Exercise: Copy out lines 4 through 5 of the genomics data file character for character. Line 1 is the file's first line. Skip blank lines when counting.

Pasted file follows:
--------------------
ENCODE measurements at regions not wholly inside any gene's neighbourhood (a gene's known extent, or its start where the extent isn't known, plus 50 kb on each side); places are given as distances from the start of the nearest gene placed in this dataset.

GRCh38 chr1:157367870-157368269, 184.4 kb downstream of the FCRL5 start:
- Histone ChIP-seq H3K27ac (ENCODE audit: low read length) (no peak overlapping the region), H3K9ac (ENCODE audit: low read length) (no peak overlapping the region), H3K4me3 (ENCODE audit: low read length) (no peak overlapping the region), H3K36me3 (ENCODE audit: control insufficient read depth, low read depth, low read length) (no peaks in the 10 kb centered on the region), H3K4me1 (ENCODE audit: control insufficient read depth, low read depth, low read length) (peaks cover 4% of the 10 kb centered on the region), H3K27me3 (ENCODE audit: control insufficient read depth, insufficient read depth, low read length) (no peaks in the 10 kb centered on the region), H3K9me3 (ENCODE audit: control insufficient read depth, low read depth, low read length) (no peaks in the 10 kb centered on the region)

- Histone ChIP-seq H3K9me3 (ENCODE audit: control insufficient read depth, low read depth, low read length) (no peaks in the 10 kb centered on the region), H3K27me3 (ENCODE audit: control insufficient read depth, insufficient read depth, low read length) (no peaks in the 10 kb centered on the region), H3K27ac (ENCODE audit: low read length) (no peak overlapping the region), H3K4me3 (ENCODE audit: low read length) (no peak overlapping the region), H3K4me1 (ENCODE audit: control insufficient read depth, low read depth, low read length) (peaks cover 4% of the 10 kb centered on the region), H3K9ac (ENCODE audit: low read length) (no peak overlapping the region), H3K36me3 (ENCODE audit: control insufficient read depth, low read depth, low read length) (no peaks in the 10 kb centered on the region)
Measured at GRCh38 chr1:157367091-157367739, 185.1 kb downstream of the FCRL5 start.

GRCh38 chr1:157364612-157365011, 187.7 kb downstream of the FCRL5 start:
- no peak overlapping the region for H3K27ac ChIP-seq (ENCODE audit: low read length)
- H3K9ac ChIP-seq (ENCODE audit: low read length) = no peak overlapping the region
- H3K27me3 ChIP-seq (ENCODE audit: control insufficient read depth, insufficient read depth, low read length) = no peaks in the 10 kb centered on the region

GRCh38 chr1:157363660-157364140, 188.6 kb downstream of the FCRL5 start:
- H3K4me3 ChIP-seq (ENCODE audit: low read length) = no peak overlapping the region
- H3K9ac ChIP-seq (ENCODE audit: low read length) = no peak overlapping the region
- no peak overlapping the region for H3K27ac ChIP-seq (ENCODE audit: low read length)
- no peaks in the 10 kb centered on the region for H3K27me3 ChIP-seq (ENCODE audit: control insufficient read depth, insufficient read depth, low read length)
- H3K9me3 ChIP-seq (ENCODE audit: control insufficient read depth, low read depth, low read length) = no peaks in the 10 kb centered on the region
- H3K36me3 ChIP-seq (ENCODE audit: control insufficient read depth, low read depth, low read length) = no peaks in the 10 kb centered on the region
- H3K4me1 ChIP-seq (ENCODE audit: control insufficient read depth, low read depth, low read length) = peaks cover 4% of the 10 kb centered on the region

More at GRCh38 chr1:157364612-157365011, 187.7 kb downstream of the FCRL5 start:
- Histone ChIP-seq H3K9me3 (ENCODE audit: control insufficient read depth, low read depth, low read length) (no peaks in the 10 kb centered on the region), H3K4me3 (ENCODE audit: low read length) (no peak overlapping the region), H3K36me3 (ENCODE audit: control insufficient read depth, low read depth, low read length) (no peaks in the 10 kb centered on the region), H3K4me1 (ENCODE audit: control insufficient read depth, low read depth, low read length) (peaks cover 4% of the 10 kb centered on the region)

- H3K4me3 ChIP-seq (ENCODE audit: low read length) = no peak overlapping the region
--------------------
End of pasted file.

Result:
- Histone ChIP-seq H3K9me3 (ENCODE audit: control insufficient read depth, low read depth, low read length) (no peaks in the 10 kb centered on the region), H3K27me3 (ENCODE audit: control insufficient read depth, insufficient read depth, low read length) (no peaks in the 10 kb centered on the region), H3K27ac (ENCODE audit: low read length) (no peak overlapping the region), H3K4me3 (ENCODE audit: low read length) (no peak overlapping the region), H3K4me1 (ENCODE audit: control insufficient read depth, low read depth, low read length) (peaks cover 4% of the 10 kb centered on the region), H3K9ac (ENCODE audit: low read length) (no peak overlapping the region), H3K36me3 (ENCODE audit: control insufficient read depth, low read depth, low read length) (no peaks in the 10 kb centered on the region)
Measured at GRCh38 chr1:157367091-157367739, 185.1 kb downstream of the FCRL5 start.